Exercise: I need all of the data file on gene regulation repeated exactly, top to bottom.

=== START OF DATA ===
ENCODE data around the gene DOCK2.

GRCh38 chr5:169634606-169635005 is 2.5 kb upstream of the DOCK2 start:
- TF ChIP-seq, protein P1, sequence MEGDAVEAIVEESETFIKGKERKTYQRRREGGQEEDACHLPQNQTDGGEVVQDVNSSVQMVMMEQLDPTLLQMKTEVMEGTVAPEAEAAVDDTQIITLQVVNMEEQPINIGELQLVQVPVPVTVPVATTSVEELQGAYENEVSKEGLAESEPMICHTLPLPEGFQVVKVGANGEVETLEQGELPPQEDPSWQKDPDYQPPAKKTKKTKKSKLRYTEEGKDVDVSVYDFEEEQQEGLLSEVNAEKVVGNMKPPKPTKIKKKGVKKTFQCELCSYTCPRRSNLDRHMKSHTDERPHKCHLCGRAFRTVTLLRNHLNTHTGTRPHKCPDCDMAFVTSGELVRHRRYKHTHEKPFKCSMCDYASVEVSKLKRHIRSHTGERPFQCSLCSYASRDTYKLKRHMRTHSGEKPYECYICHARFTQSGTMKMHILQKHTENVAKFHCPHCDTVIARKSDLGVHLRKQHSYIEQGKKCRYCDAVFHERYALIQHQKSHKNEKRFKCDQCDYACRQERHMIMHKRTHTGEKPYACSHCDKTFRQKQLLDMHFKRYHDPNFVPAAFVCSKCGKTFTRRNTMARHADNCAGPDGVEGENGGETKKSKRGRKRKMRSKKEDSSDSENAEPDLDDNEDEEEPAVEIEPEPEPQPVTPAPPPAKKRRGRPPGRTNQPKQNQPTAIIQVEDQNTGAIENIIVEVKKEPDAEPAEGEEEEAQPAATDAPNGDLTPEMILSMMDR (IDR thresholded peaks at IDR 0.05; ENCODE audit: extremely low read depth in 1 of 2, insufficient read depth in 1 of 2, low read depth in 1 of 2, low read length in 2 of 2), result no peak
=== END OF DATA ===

ENCODE data around the gene DOCK2.

GRCh38 chr5:169634606-169635005 is 2.5 kb upstream of the DOCK2 start:
- TF ChIP-seq, protein P1, sequence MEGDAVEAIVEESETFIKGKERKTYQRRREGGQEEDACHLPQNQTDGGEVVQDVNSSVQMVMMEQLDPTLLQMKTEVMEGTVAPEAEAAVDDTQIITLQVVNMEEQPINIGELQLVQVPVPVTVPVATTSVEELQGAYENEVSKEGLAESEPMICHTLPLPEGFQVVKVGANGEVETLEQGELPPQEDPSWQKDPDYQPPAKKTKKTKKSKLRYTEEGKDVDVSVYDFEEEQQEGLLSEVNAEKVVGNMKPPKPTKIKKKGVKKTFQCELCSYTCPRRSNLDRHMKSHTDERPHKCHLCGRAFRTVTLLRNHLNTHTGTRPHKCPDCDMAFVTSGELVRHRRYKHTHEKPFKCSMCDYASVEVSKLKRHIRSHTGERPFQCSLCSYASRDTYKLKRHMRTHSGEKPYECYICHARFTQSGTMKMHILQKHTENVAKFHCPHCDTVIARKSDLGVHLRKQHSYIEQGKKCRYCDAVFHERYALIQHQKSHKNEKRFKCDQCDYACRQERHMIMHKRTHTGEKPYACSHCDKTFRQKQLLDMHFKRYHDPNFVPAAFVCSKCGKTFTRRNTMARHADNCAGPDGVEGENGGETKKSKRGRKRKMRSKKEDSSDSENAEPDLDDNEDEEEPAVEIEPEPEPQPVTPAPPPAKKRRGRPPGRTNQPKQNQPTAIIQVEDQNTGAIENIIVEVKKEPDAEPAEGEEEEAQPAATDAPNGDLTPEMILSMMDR (IDR thresholded peaks at IDR 0.05; ENCODE audit: extremely low read depth in 1 of 2, insufficient read depth in 1 of 2, low read depth in 1 of 2, low read length in 2 of 2), result no peak